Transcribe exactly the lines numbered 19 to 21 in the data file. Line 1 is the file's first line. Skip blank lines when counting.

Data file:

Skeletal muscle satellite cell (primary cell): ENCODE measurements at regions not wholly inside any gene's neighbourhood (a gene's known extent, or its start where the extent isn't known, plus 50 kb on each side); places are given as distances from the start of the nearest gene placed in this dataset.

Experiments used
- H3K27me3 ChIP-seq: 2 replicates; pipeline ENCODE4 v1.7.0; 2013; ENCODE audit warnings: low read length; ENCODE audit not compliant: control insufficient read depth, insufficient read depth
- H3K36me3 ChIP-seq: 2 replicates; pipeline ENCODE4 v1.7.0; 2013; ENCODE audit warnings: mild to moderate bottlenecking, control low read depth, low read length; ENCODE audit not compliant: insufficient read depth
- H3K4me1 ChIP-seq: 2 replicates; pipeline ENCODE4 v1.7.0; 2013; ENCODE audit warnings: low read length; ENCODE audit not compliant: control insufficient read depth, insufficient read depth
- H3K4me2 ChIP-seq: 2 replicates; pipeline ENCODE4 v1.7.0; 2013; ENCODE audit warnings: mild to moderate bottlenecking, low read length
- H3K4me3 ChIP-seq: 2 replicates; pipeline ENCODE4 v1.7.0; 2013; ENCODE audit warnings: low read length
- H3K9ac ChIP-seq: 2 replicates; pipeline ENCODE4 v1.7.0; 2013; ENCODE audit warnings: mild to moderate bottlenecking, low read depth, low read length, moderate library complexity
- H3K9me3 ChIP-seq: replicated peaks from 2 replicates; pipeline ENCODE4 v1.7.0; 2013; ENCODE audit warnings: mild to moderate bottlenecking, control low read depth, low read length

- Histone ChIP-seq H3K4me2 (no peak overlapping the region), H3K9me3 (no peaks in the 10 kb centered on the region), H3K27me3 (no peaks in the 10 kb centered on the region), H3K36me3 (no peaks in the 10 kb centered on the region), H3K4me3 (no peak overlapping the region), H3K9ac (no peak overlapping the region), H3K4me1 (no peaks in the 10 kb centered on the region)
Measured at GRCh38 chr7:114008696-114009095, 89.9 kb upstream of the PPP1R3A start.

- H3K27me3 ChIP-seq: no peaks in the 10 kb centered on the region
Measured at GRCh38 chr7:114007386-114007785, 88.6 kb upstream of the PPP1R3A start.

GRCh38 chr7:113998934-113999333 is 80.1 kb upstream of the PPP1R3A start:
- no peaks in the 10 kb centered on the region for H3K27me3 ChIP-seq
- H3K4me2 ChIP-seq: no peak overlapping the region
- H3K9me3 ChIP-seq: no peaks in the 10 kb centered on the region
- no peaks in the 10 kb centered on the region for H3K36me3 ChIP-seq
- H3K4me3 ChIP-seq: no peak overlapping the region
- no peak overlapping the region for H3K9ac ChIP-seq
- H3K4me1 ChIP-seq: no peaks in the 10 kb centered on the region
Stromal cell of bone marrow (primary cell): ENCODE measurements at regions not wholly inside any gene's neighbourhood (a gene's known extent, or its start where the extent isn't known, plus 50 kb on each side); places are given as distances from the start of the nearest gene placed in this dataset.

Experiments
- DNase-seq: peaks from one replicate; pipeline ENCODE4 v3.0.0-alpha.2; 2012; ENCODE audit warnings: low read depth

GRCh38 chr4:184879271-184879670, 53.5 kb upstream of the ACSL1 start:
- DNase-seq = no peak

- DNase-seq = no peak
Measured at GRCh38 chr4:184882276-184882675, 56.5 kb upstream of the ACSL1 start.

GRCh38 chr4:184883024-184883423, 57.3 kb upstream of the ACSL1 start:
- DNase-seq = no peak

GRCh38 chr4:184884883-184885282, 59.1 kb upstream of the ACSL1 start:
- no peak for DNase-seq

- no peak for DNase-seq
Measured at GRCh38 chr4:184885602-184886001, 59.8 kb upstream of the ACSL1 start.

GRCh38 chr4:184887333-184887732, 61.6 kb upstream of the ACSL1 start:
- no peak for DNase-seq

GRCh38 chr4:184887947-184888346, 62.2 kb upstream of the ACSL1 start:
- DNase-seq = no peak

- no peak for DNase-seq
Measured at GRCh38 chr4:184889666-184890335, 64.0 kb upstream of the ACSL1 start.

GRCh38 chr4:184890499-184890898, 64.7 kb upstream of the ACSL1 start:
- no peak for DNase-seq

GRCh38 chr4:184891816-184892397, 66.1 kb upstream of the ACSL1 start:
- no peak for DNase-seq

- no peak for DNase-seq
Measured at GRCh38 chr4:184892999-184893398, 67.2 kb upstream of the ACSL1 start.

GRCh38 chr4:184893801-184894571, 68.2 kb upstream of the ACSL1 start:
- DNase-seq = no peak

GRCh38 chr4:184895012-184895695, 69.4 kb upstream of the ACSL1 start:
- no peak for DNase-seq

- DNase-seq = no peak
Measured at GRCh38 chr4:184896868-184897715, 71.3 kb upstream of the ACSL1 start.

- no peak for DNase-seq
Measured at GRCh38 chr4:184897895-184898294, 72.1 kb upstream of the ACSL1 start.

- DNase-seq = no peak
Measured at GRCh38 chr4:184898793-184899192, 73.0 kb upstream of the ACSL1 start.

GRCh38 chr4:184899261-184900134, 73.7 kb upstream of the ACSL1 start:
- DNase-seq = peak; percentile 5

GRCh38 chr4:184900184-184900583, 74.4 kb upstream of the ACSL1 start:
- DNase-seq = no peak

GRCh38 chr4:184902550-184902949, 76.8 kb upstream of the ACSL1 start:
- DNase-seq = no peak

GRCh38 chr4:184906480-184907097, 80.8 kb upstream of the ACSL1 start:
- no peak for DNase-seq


- H3K4me3 ChIP-seq: no peak overlapping the region
- no peak overlapping the region for H3K9ac ChIP-seq
- H3K4me1 ChIP-seq: no peaks in the 10 kb centered on the region